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Ernestine Rose – “America's First Jewish Feminist”

Saturday, May 16, 2015 6:04
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Left, Ernestine Rose, 1810-1892,  little know feminist pioneer. 

Although Ernestine Rose was a plucky woman with some redeeming qualities, the 
quotation (left) reveals that Jewish activism (i.e. feminism, “human rights” 
“humanism”) is essentially a satanic crusade to destroy the four legs of human identity – 
religion (God), race, nation and family (gender)– and impose an occult template on society 
based on Illuminati banker control.  The more they “change the world,” the worse it gets. 
See also the quotations below article.  


Ernestine Rose was an atheist feminist, individualist feminist, and abolitionist. She was one of the major intellectual forces behind the women’s rights movement in nineteenth-century America.

She was born on January 13, 1810, in Piotrków Trybunalski, Russia-Poland, as Ernestine Louise Polowsky. Her father was a wealthy rabbi and her mother the daughter of a wealthy businessman.

At the age of five, Rose began to “question the justice of a God who would exact such hardships” as the frequent fasts that her father performed. As she grew older, she began to question her father more and more on religious matters, receiving only, “A young girl does not want to understand the object of her creed, but to accept and believe it.” in response. By the age of fourteen, she had completely rejected the idea of female inferiority and the religious texts that supported that idea.

When she was sixteen her mother died and her father, without her consent, betrothed her to a young Jew who was a friend of his. Rose, not wanting to enter a marriage with a man she neither chose nor loved, confronted him, professing her lack of affection towards him and begging for release. However, Rose was a woman from a rich family, and he denied her plea.

Rose traveled to the secular civil court, where she pleaded her case herself. The courts ruled in her favor, not only freeing her from her betrothal, but ruling that she could retain the full inheritance she received from her mother. Although she decided to relinquish the fortune to her father, she gladly took her freedom from betrothal. She returned home only to discover that in her absence her father had remarried, to a sixteen-year-old girl. The tension that developed eventually forced her to leave home at the age of seventeen.

Rose then traveled to Berlin, where she found herself hampered by an anti-Semitic law that required all non-Prussian Jews to have a Prussian sponsor. She appealed directly to the king and was granted an exemption from the rule. Soon afterward, she invented a room deodorizer, which she sold to fund her travels.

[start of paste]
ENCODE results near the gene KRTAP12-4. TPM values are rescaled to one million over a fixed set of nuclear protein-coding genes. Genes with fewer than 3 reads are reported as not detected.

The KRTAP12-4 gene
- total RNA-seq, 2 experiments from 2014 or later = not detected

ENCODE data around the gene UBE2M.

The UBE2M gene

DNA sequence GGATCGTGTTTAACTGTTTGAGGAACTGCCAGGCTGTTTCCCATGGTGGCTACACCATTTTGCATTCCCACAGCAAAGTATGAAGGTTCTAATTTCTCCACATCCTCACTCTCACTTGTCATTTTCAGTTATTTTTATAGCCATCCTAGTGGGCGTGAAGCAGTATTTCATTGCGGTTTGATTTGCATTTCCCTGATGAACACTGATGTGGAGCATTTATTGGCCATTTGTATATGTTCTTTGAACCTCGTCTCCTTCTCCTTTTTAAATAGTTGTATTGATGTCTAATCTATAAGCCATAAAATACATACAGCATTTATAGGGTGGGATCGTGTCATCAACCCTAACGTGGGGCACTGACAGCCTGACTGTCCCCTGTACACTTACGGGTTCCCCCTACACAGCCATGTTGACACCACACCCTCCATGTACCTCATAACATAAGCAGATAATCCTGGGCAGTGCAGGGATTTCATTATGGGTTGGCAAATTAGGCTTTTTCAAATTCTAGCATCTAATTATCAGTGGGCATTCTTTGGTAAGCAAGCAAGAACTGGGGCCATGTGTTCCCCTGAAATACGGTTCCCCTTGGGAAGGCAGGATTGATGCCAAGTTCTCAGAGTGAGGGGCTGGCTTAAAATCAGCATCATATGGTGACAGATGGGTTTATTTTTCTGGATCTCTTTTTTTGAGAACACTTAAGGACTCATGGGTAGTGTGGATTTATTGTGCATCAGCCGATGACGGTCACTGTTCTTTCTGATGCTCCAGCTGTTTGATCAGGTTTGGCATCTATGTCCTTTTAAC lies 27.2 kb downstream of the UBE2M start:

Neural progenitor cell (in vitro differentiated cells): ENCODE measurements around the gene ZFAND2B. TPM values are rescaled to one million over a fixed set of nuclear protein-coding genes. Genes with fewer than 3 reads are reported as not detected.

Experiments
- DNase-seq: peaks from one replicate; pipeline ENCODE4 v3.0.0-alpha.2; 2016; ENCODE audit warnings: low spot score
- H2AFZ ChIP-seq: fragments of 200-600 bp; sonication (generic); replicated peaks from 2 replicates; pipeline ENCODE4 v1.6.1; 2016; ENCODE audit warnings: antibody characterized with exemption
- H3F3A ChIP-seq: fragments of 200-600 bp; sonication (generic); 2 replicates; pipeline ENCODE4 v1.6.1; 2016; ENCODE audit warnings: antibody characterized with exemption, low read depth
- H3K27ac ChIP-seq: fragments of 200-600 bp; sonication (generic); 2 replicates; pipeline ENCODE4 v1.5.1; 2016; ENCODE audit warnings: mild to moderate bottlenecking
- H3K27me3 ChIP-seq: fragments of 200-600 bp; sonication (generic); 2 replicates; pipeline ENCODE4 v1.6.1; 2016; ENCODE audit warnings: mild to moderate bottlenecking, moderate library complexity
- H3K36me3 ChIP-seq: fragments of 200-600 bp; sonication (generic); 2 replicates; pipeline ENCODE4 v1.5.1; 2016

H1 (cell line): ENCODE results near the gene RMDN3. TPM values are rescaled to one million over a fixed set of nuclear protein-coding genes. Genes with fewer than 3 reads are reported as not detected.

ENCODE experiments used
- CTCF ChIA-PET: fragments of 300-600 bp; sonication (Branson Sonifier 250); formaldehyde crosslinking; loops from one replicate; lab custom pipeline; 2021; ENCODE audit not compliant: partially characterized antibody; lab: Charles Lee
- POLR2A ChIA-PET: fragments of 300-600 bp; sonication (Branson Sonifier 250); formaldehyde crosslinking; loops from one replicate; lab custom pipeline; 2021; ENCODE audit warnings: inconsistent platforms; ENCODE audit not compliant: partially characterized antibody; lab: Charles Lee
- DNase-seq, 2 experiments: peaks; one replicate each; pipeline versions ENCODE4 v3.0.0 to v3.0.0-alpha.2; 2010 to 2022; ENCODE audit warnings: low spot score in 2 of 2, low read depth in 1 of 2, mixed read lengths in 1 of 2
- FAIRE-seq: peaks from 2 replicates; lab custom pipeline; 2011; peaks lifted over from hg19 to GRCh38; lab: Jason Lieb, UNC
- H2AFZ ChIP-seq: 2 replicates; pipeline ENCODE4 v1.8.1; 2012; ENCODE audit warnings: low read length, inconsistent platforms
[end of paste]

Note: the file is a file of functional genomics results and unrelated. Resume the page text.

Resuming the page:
She traveled to Belgium, the Netherlands, France, and finally England. Her arrival in England was less than smooth, however, as the ship in which she was sailing wrecked. Although Rose did make it to England safely, all her possessions had been destroyed, and she found herself destitute.

In order to support herself, she sought work as a teacher in the languages of German and Hebrew and she continued to sell her room deodorizers. While in England, she met Robert Owen, a Utopian socialist, who invited her to speak in at a radical event. In spite of her limited knowledge of English, the audience was so impressed that she became a regular.

She and Owen were close friends, and she even helped him to found the Association of All Classes of All Nations, a group that espoused “human rights” for all people of all nations, sexes, races and classes. During her time there she also met William Ella Rose, a Christian jeweler and silversmith, an Englishman and an “Owenite”. They were soon married by a civil magistrate, and both made it plain that they considered the marriage a civil contract rather than a religious one.

In May 1836 the Roses emigrated to the United States, where they later became citizens and settled in a cozy house in New York city in 1837. The Roses soon opened a small “Fancy and Perfumery” store in their home, where Rose sold her perfumed toilet water and William ran a silversmith shop.


Rose soon began to travel to different states to espouse the abolition of slavery, religious tolerance, public education and equality for women. Her lectures were met with controversy. When she was in the South to speak out against slavery, one slaveholder told her he would have “tarred and feathered her if she had been a man”…